I am very excited about this week’s post. Camran has always had a delightful way of telling things. Fun note: one of my favorite theatrical performances I have witnessed in my life was watching Camran do The Santaland Diaries back in college.
Hope you all enjoy his post as much as I did! ~C
As a young adult, friendships always came fairly easily, which I feel has set this expectation that I feel the rest of my life will not be able to fulfill. I’m not being thrown together with people my age that have similar interests on the regs, like in a classroom or club or theatre production. I’ve been spoiled, and now that so many of my favorite people are spread out, I need to seek out new friendships and it’s work. It can’t be that hard to find like-minded people who are fun to talk to and want to put up with my bullshit, right?
Bwahaha, oh yes it can.
You see, the older you get the more difficult it can be to find that thing that ties you to other people. A lot of that can be attributed to being more sure about who you are and what values are important to you.
And forget making work friends. My prospects working in healthcare are generally limited to older women, and though I adore them we’re in very different places in life. I will however accept their baked goods as consolation.
So how is one to overcome these changes and develop new meaningful friendships, especially when combating social anxieties?
Learn the difference between a friend and an acquaintance. I remember having a conversation with my partner after I had described probably five different people as being “my best friend”, and he asked how that was even possible.
The truth is that I hadn’t given much thought to the different degrees of association, and who a friend might be as opposed to an acquaintance.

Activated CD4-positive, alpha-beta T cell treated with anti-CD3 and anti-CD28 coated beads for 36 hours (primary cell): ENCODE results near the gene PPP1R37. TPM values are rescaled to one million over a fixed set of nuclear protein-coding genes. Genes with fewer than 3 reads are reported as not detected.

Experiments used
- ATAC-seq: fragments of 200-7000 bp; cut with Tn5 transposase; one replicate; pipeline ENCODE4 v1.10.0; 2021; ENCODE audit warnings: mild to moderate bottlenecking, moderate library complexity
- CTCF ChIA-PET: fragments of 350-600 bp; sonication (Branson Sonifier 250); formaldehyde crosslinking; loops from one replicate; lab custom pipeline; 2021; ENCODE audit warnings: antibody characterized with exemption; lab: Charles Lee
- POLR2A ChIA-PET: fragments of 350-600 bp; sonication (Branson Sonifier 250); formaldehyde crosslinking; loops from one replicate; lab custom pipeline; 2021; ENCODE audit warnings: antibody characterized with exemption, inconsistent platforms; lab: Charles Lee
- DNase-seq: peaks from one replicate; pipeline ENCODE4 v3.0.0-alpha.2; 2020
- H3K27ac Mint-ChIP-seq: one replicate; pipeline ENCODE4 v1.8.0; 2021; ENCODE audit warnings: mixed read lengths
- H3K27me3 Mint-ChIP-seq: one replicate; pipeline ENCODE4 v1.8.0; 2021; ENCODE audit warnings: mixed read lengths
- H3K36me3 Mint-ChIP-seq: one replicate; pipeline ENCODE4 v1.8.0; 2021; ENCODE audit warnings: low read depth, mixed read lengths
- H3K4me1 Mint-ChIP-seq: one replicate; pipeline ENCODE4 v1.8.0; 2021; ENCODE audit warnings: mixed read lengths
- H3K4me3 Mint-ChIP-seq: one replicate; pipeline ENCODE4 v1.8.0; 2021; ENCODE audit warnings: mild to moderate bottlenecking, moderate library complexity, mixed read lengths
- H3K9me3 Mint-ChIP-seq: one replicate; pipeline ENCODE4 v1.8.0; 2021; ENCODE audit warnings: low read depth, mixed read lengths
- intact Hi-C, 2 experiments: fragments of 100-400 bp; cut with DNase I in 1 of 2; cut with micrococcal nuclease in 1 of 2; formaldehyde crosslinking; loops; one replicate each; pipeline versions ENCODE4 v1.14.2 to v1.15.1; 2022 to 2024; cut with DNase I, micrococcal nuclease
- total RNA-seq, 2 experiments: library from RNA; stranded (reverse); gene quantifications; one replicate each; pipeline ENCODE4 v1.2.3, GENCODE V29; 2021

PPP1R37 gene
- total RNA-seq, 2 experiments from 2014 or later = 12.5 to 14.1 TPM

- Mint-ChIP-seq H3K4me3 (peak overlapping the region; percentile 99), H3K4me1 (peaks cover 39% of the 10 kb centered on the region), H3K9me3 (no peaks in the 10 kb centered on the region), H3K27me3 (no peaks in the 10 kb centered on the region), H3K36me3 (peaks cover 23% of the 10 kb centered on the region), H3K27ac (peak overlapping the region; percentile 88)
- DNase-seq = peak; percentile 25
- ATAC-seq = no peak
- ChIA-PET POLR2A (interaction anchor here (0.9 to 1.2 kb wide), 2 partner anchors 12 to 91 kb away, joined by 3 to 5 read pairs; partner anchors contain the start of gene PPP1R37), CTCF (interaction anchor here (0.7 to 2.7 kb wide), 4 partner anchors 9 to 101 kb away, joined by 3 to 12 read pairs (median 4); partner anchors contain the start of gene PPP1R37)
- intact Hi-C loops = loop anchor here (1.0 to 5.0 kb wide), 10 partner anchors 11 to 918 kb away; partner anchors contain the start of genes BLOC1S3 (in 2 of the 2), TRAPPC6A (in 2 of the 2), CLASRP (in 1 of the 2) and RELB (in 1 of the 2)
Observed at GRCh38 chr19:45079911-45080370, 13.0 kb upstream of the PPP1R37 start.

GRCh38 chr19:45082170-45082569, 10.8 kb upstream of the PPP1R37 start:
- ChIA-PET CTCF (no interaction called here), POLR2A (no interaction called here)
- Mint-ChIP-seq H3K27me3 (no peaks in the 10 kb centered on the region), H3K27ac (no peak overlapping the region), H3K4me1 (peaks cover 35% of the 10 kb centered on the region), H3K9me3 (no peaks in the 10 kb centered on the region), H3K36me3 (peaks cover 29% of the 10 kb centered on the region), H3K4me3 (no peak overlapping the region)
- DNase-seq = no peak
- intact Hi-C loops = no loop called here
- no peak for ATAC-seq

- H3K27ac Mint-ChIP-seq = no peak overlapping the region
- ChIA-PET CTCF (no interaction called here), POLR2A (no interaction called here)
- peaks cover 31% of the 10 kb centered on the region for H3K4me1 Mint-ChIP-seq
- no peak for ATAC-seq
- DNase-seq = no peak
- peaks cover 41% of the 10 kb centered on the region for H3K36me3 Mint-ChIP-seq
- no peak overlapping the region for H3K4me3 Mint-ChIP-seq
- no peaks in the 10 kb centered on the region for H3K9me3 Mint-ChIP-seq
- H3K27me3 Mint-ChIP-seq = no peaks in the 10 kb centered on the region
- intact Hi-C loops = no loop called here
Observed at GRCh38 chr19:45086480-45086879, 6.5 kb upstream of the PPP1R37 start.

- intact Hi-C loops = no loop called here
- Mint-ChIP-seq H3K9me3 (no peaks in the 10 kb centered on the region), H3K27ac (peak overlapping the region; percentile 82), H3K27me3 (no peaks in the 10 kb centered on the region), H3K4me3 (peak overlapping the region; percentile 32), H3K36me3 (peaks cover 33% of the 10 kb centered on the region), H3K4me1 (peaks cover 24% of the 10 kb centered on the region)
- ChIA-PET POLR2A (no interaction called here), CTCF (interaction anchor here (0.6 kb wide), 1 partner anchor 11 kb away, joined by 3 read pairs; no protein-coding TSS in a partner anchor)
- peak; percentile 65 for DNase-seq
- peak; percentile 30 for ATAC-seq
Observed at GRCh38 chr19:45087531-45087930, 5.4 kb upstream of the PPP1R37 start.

Mr. Webster defines “friend” and “acquaintance” in much the same way: “one attached to another by affection or esteem”. I have found that many people my age and younger tend to take the more diplomatic definition of friend: “one that is not hostile”. It may not be a bracelet-worthy friendship, but I guess as long as they’re not actively working against you they can be added to the tally.
It’s taken me time to realize that it is perfectly okay to say that someone is an acquaintance instead of a friend. I adore and like spending time with many of my acquaintances, but I wouldn’t necessarily come to them if I had a problem. We just don’t have that kind of relationship though they’re good people.
It’s crucial to make that distinction, because you need to know who’s going to have your back when the chips are down. It really is okay to not be friends with everyone.
Determine what level of engagement you are satisfied with. What role could you see a particular person playing in your life? What could they bring to your existence, and what do you think you can offer to them in return? Do you want someone to just have fun with, or something a little more serious?
If you’re trying to figure out an existing friendship, are you comfortable not talking super regularly? Being able to keep a friendship nourished is an important skill that can be easily lost in the social media age, but it’s always so comforting to be able pick up where you left off with no trouble.
Try not to be too disappointed when someone does not respond to your platonic advances. Seeking out new friends is a lot like dating. You have to clearly show that you’re interested, but not come on too strong.
Note to self: “Platonic Advances” would make a great indie band name. [C Says: I’ll add it to the list!]
You get excited when you meet someone new, do your due diligence to make sure you’re not pursuing being besties with Norman Bates, then ultimately become disappointed when they never reciprocate the “friend crush”.
It’s natural to want to be liked by everyone, especially when you are clearly a flawless and beautiful human being. Some people are just not going to appreciate everything you have to offer, or there could be something else going on that you’re not aware of. They could be a werewolf and are trying to spare you the messy angst.
Most importantly, be open and be yourself. It sounds cliché, but it’s a time-proven method.
So seriously, who wants to catch a movie?
Camran Caldwell is a healthcare administration worker bee, amateur improv performer, and rookie Crystal Gem. He may be a collective hallucination, he’s really not sure.